Facebook may be the stickiest social network here in the U.S. — but LinkedIn is thought to be the default network for a “professional” profile and job history. So why are more employers using Facebook to do background checks on potential new hires than LinkedIn?
Almost 30 percent of hiring managers said they were using Facebook to research new hires, according to new survey data from CareerBuilder — edging out the 26 percent that said they were using LinkedIn.
That doesn’t surprise eMarketer Senior Analyst Debra Aho Williamson, who said that while LinkedIn was very good at being an “online resume,” it was also increasingly important for employers to see how a potential new hire would act outside of work. “Facebook is where people spend their personal time, and until the network finds a better way for people to segment what info outsiders can see, it’s all fair game for employers,” Williamson said.
That lends more credence to Facebook members’ requests for less complex, more transparent privacy controls — but also points to a potentially untapped revenue stream: if employers are using the network to check up on candidates, maybe they’d want to pay to post job listings on Facebook as well.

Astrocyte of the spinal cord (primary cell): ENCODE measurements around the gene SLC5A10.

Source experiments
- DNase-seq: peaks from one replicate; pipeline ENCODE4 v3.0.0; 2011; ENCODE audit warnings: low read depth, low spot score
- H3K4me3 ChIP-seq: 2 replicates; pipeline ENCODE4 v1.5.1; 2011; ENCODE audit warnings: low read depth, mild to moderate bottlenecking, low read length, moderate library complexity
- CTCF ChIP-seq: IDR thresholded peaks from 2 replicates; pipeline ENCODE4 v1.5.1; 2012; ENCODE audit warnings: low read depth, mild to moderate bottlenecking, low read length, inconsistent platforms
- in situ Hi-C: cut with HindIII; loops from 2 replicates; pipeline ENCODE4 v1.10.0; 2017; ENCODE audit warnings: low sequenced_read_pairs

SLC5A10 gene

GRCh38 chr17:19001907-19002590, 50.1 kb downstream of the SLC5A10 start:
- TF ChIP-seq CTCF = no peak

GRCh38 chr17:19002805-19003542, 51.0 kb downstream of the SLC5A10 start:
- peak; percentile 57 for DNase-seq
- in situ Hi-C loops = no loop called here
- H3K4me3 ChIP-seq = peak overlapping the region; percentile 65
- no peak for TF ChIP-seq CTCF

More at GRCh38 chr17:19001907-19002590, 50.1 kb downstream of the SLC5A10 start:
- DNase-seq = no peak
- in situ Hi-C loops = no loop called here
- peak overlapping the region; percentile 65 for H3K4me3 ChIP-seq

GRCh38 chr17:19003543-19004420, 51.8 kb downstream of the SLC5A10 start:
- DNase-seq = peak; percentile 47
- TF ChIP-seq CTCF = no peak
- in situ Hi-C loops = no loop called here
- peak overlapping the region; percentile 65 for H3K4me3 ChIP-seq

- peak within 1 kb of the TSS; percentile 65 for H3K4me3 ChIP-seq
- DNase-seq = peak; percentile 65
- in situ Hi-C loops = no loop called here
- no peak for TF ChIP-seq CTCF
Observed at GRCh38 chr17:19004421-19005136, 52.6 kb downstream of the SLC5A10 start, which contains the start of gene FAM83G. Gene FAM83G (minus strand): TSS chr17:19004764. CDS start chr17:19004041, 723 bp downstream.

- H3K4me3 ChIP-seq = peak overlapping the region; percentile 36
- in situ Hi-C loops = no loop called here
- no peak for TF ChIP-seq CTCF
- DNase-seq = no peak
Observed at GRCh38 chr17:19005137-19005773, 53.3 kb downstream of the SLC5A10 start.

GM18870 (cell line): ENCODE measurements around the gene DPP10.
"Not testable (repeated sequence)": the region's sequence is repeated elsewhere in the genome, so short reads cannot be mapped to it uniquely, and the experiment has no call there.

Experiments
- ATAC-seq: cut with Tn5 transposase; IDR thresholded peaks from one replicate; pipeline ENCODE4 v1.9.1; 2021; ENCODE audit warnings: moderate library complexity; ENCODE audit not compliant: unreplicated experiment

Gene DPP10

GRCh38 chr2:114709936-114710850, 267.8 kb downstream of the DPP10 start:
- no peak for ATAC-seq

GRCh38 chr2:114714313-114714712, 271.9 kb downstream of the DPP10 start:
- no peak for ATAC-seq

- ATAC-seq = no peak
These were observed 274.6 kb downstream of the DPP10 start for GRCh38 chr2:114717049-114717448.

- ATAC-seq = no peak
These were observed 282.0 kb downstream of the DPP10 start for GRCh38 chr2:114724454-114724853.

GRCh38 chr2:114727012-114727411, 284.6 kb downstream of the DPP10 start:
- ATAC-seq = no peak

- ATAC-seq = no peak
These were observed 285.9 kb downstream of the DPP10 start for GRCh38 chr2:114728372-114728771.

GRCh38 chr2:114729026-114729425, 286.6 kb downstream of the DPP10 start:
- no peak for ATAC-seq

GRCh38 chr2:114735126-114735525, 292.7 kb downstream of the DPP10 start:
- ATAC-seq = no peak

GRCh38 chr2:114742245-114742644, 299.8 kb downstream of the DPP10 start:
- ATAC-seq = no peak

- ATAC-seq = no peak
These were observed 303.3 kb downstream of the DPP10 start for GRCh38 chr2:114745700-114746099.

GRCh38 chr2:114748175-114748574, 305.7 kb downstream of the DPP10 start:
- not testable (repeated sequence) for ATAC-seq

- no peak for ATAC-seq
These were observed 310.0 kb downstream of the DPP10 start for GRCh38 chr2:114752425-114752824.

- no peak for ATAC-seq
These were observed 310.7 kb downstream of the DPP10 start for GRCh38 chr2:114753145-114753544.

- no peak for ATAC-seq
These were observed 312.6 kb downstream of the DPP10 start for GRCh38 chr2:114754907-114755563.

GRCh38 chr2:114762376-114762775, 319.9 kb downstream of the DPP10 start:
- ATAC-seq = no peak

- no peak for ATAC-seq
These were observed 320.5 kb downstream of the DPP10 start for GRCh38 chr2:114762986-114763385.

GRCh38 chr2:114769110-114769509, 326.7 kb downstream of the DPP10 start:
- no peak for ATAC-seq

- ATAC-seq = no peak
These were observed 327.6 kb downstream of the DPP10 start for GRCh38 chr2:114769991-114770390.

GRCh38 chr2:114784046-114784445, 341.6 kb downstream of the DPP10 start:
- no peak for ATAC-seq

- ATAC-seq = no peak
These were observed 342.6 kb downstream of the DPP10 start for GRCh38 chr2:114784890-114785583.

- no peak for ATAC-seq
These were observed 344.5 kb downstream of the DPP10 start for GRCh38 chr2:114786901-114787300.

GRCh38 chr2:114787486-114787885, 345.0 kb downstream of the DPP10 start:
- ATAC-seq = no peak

The CareerBuilder survey also shows how quickly social network searches have become an integral part of the recruitment process: overall, nearly half (45 percent) of survey respondents said they were checking new hires’ social media profiles, up from just 22 percent last year. (Which is likely why the company launched its own career-centric social net, BrightFuse.com, per SAI). CareerBuilder polled over 2,600 hiring managers in June for the data.